Therefore, this necessitates the establishment of a major research project to globally bank the iPSCs and to characterize them more fully with the latest techniques and instruments. One approach to this can be to insert therapeutic genes for cancer prevention or diagnosis or otherwise to “pre-activate” them so that they become more powerful in healing tissues and killing cancer cells. One method to derive these immortal iPSCs cells is to obtain them from essentially any tissue in adult donors. One advantage of deriving iPSCs this way is that they can be used to generate an essentially unlimited supply of thoroughly standardized cells while excluding the tendency of normal iPSCs to form tumors which then presents a danger in using iPSCs in patients. Another advantage is that the exosomes that iPSCs produce appear to have even greater therapeutic effects than the iPSCs themselves. Because of these two advantages, iPSCs banks would have two strategies to treat diseases: one based on the administration of iPSCs to patients and the other based on the administration of the proteins or exosomes that iPSCs produce.
Therefore, one can confidently state that both iPSCs themselves and their derivatives such as their exosomes are potent instruments and a great choice for banks and for later use in biomedicine, cell replacement therapy, and cancer prevention, furthering the need for the maximum standardization and safety .
3. Selection of Anti-Tumor Genes for Banks
Among various treatment strategies, suicide gene therapy attracts special attention because it allows for selective conversion of non-toxic compounds into cytotoxic drugs that selectively kill the cancer cells. There are many suicide genes such as cytosine deaminase, the herpes simplex virus, cytochrome P450, thymidine kinase, Purine Nucleoside Phosphorylase, carboxypeptidase G2, nitro-reductase and many more. The cytosine deaminase enzyme, specifically, effectively kills cancer cells by converting 5-FC into toxic 5-FU, which is shown to easily diffuse into cancer cells to enhance apoptosis, and accelerate protein starvation of tumor cells, forcing them into cellular death. Additionally, the drug 5-FC does not need a gap junction to penetrate into tumor cells and diffuse through the blood brain barrier; this makes drug 5-FC a good choice for treating hard-to-reach tumors such as glioblastoma. With the introduction of high concentrations of cytotoxic molecules to the tumor environment, our current therapeutic index may be increased significantly while minimizing impact on normal tissues.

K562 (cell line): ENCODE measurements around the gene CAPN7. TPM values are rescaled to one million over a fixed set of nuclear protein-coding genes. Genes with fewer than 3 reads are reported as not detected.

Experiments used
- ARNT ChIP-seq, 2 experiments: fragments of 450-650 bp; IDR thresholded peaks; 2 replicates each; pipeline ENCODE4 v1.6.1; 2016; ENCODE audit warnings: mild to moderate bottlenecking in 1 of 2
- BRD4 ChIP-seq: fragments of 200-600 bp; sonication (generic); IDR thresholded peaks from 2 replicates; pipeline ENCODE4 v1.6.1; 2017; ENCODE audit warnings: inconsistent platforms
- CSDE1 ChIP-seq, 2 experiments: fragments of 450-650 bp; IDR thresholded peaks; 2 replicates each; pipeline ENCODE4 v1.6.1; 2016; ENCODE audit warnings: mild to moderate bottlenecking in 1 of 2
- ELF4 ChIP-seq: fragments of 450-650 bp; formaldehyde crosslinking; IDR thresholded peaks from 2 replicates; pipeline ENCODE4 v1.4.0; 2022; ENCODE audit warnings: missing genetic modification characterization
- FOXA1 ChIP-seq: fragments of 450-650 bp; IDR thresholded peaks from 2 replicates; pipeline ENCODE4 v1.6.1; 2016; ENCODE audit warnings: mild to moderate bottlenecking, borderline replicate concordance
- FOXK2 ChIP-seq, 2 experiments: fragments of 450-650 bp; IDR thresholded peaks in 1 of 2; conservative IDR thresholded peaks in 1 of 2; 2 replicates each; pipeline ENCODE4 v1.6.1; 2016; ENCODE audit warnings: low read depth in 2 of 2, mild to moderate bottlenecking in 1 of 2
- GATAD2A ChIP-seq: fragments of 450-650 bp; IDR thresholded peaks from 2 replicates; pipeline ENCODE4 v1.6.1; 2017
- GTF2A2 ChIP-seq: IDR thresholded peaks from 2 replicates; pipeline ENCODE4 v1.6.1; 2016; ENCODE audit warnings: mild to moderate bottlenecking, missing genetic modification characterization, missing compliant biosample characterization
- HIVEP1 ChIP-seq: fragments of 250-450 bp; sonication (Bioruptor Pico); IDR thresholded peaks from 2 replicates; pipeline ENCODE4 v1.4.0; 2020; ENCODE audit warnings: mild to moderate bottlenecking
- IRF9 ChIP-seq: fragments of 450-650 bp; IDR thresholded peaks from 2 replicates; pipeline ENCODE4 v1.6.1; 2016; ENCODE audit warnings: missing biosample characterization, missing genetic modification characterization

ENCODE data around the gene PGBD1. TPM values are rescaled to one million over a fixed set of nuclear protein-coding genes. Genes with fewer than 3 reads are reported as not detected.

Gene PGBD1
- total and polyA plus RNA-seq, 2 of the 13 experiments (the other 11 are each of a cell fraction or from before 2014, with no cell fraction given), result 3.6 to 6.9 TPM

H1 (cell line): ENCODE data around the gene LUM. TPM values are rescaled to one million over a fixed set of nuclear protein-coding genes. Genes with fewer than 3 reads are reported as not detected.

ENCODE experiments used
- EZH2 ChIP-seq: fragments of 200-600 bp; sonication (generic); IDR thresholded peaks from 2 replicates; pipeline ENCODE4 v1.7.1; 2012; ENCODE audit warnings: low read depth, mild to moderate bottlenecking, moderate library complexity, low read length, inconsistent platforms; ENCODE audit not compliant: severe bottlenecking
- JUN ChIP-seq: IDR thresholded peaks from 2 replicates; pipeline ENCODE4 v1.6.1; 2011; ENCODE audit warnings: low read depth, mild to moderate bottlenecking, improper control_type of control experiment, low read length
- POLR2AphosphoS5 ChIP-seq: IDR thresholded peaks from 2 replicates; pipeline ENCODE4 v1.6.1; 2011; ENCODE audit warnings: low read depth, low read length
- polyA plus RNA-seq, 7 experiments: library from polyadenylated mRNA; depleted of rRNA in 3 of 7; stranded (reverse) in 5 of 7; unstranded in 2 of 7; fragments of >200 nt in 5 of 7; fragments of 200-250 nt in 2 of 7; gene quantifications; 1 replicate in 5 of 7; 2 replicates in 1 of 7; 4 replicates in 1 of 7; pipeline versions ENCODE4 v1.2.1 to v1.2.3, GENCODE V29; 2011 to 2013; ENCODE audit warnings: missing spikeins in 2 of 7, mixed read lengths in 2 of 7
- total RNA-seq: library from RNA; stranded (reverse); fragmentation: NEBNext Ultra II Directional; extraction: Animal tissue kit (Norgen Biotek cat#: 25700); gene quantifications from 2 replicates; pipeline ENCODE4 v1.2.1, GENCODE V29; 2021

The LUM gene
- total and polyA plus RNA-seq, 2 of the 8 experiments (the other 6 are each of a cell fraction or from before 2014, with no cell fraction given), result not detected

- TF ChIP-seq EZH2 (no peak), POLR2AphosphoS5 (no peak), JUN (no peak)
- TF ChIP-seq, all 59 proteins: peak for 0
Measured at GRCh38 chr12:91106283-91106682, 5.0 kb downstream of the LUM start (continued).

Despite significant successes already made in the field of suicide gene therapy, we should now optimize factors like transgene selection, delivery methods, enzyme engineering, transgene expression, and drug conversion rates.
Suicide gene therapy forces cancer cells to self-destruct while standard chemotherapy drugs damage both healthy and cancerous cells. The therapeutic consequences of suicide gene therapy can be spread beyond the transfected tumor cells. As a result, distant tumor lesions can be regressed. Suicide gene therapy could be used as an additional cornerstone step in cancer treatment along with the conventional integrated multimodality approach of chemotherapy, radiotherapy and surgery. This will help in the regression of tumors and possibly prevent multidrug resistance commonly observed in cancer patients. IPSCs genetically engineered to express CD enzymes may be a valuable therapeutic option for treating cancer, but some hurdles must be overcome before they become a clinically efficient treatment of cancers. Possible solutions include vector design to enhance targeting and controlled delivery, combination of different suicide genes, more efficient activation of a given prodrug, and the creation of better substrates for the enzymes in order to maximize drug release and to allow the active drug to accumulate more readily in tumor cells.
Banks of iPSCs are very important to preserve their characteristic stemness and potency, to prevent contamination and deterioration, and to facilitate their effective use in basic and clinical applications. A number of stem cell banks have already been established in many countries, and their prevalence is expected to expand. Concurrently, there is still a substantial need for specialized therapeutic stem cells banks in order to determine the effectiveness of iPSCs in clinical applications.